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When you are satisfied that the platen is as true as you can get it for now, check

and clean of the bottom of a ceramic lap, or better yet, a master lap, and then mount it on the machine. Before mounting the lap though, put a mark on the platen with a #2 pencil or marking pen. It doesn?t mater where, just as long as you can see it after the lap is on. Now once the lap is on and locked down, put a matching mark on the outside of the lap.

This will allow us to determine later, if the platen or the lap is causing any wobble.

Now set up your dial indicator and take a reading near the outer edge of the lap. Turn the lap by hand, using a light touch on the edge of the lap, and advance the lap about 10 deg at a time, fully releasing the lap each time. Move in the same rotation until you have gone completely around the lap. Take your readings while the lap is stationary. Be very careful not to spring the lap, as this will introduce an error reading that is false. Also, make sure the indicator base is not moving during the measurement. If you get a wobble of less than 0.002", your lap platen is in good shape. Ideal would be less than 0.001". If the wobble is more, we now need to determine if it is a result of the lap or the spindle.

First, make another pencil mark on the lap at the high spot. Now use the marks that were put on the lap and the platen. Loosen the lap hold down and rotate the lap so the mark on the lap is 180 degrees away from the mark on the platen. Tighten everything back down and take a reading again. If you end up with the same amount of wobble and it is at the same high spot on the lap, you have a lap that is not true. Beg, borrow, or buy another lap to finish up the alignment.

If the wobble is not determined to be in the lap, but in the platen, you need to resolve it before proceeding. First check out the platen again for any high spots or dings that were not cleaned up earlier. If you can?t find any problems, then you have one of two choices. First you can send the machine back to the manufacture to have the platen trued up. The other choice is to re-cut the platen surface with a platen-truing tool. This is actually a more desirable solution as the platen would be cut true to the bearings and mounting you now have, not to a lathe setup.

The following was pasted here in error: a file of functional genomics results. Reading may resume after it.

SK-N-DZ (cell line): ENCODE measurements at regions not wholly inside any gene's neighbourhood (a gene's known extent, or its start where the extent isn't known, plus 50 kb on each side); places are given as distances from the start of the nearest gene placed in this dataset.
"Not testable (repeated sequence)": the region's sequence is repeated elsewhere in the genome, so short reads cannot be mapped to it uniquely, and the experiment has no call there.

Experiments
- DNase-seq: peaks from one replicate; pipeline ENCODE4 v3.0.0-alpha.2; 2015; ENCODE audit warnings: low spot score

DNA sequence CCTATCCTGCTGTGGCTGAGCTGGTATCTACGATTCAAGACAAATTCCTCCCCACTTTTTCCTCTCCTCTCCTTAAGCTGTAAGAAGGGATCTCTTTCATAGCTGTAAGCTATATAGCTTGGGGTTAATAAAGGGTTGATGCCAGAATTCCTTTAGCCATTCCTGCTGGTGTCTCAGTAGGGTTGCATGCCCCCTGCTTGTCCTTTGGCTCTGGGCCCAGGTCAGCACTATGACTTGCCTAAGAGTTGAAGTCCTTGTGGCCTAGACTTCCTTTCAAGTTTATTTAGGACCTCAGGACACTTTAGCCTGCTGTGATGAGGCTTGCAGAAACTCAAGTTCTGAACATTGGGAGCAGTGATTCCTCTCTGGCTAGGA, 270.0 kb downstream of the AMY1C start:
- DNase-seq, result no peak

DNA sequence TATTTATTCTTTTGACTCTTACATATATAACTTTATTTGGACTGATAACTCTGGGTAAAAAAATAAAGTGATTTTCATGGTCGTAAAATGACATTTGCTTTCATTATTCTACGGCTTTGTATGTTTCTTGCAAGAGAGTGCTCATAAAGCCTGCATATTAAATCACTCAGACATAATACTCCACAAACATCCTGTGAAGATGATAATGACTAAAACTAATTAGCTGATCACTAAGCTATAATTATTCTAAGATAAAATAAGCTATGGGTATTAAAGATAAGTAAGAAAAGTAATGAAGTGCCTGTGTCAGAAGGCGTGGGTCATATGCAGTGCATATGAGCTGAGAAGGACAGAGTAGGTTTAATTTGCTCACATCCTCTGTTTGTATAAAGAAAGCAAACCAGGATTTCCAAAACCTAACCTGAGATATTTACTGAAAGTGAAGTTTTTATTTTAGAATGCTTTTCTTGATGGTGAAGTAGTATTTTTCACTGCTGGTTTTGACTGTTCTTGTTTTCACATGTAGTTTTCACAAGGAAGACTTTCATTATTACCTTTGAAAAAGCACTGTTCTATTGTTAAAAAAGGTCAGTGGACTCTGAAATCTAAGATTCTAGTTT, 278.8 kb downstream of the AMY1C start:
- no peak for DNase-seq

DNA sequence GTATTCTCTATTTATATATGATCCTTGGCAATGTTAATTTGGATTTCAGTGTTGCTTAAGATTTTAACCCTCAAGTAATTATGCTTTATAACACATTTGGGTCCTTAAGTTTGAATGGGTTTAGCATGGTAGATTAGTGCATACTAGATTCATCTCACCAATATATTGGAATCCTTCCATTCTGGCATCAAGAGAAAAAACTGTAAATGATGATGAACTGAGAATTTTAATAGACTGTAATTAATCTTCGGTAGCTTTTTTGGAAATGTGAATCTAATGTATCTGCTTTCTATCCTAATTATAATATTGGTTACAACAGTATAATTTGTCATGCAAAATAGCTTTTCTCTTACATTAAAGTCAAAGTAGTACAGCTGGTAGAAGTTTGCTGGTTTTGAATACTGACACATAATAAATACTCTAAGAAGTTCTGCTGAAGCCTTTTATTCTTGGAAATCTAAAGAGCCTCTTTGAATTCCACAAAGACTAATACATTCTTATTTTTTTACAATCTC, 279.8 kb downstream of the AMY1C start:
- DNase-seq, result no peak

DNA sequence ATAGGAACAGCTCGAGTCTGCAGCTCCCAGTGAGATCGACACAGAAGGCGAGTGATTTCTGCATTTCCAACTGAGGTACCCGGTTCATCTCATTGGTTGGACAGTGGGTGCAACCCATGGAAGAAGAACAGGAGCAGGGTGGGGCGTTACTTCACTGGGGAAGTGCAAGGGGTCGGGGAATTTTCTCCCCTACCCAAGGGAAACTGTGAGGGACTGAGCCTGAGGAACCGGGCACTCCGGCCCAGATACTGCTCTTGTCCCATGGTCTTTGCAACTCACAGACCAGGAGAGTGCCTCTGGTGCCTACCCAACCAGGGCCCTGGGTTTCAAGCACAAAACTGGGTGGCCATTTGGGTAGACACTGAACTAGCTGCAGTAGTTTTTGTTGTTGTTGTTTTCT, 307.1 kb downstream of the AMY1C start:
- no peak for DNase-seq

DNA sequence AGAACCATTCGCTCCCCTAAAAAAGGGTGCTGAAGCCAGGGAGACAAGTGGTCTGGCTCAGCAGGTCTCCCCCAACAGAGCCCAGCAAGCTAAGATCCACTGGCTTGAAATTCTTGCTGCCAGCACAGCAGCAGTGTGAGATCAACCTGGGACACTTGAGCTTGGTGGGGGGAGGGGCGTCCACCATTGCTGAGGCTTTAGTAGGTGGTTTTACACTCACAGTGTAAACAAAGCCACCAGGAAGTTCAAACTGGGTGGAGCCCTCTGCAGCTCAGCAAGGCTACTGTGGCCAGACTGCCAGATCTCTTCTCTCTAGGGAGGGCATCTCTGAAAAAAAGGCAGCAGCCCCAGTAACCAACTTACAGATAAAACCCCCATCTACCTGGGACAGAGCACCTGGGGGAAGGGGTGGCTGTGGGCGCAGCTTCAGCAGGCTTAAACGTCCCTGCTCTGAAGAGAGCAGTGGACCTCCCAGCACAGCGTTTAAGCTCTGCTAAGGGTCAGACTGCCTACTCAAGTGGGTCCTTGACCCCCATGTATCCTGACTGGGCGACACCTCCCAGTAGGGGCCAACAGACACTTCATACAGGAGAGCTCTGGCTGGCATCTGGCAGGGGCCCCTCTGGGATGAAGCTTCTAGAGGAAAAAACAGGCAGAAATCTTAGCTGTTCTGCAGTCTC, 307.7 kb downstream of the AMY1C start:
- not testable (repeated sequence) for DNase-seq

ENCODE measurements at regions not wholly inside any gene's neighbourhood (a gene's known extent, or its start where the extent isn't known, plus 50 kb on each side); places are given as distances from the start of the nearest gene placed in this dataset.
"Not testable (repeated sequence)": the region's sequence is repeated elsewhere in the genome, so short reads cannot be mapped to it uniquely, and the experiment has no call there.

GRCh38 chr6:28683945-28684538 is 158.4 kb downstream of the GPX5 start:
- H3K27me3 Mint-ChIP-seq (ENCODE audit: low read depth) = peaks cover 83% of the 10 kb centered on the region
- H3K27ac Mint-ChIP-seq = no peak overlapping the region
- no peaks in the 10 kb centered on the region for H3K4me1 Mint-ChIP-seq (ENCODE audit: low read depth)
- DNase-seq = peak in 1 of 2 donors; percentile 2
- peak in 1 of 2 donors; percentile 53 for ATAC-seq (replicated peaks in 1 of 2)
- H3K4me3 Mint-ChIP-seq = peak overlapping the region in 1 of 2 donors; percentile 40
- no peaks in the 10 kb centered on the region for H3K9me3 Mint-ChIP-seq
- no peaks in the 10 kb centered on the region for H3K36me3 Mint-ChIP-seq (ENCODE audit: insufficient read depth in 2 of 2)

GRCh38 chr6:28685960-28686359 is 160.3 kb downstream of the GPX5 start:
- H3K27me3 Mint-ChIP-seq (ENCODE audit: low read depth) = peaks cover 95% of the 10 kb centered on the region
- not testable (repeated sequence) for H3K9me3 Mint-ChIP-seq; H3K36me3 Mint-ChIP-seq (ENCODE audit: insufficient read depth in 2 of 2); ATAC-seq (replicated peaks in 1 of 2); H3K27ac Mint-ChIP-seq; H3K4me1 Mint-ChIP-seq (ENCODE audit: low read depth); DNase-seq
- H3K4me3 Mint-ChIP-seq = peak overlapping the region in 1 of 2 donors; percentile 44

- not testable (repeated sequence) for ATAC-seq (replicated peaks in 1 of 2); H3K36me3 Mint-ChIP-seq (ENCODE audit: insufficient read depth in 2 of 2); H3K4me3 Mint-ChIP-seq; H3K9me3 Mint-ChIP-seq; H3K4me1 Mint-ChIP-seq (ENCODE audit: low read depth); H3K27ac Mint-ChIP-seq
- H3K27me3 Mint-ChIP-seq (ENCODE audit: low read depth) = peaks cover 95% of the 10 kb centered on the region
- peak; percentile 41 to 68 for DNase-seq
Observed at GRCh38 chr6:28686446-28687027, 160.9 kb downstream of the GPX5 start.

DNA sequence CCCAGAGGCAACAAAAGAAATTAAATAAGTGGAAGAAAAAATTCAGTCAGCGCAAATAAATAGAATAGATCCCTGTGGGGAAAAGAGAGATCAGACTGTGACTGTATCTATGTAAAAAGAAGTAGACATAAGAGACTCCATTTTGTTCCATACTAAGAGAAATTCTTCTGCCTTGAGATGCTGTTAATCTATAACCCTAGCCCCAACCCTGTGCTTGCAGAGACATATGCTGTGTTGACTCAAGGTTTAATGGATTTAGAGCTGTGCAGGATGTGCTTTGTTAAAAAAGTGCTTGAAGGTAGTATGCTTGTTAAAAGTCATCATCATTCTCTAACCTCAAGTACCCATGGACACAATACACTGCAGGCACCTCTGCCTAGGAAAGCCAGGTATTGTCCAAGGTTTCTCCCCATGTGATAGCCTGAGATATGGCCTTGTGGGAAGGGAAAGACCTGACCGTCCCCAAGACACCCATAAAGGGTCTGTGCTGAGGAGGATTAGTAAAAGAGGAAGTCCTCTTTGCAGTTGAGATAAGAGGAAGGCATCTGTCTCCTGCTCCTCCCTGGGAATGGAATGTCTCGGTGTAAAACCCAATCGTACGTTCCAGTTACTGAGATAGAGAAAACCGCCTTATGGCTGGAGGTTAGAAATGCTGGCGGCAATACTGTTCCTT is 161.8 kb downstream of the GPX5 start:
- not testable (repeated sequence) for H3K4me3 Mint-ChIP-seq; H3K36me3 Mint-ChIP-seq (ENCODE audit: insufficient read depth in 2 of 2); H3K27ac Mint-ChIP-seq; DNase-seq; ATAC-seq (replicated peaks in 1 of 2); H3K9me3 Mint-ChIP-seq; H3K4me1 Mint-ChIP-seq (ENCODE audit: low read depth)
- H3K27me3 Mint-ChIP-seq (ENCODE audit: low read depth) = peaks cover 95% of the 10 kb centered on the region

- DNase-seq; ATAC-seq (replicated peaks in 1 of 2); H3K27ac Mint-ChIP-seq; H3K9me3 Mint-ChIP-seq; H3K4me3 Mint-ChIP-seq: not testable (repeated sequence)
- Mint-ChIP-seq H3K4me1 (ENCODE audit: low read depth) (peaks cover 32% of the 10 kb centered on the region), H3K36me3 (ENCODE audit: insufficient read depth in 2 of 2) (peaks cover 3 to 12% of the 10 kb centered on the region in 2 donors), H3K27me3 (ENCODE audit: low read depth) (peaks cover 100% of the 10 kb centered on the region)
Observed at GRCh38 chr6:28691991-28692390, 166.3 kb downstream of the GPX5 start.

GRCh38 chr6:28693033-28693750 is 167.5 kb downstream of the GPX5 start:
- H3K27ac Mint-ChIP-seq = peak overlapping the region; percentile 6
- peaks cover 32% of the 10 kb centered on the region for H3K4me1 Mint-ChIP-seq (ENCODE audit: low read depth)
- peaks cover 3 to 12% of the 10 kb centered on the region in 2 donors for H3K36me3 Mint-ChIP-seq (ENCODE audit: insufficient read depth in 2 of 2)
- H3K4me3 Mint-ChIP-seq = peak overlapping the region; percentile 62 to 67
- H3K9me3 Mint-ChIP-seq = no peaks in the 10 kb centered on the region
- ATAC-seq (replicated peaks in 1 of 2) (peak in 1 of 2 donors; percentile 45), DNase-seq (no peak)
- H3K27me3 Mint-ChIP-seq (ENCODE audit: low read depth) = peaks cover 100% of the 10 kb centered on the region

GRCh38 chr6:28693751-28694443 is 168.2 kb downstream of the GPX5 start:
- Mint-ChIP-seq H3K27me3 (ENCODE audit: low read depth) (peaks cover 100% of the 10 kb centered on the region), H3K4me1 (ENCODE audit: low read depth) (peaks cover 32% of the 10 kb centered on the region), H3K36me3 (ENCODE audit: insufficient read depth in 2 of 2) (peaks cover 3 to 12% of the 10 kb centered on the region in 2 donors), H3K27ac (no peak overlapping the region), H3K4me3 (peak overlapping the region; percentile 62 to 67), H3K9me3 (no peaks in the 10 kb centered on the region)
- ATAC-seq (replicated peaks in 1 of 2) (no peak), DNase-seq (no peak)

Step 2 The Platform or Mast.


Platform Machine adjustment.

The platform machine introduces a second lap that must be true, the platform. We must first identify any wobble in the platform and compensate for it. Notice I didn?t say correct it because to do so is a major machining process and as long as we know where the wobble is, we can work around it. Set up the dial indicator and measure the wobble or run out of the platform

Mark the high spot of the platform. Now looking down on the lap and platform put the high mark on the lap at 3:00 and the high mark on the platform at 9:00. With the lap and platform aligned in this manner, place the dial indictor base on the platform and set up the indicator to be touching the lap as close to the spindle as possible. Next, sweep the platform and indicator base to take a reading off the back of the lap and the front of the lap.

T this measurement should be less than 0.001". This alignment being off causes you to cut deeper on one side of the stone than the other resulting in saw tooth steps and girdles. To adjust this out, you will need to adjust the platform mount. There are four cap screws and four set screws to set the alignment of the platform. Take some time to visualize how these interact. For example, if you want to tilt the platform, lowering the front, You would loosen screws B and C, as well as set screw 4. Only loosen these by about 1/16th of a turn. Now tighten set screw 2 and then tighten down screws B and C. You will need to tighten down set screws 1 and 3 also but only ? as much as you tightened set screw 2. You will never completely loosen any screw. Also when A, B, C, and D are tight, none of the set screws should be loose. This is a delicate adjustment. Use care and always torque down the screws the same amount. Don?t use to much torque.

Raytech Platform adjustment.


Mast Adjustment

To make the measurements on a mast machine requires you to make another tool. You will need to make a dop that will hold a dial indicator. Keep it simple. Stuff from your junk screw drawer will most likely fill the bill.

Set the angle around 45 deg. Set up the dial as shown in the second photo above.






Lock every thing down then use some rubber bands to hold the quill down on the hard stop

Now take your first reading from the edge of the lap and then the other edge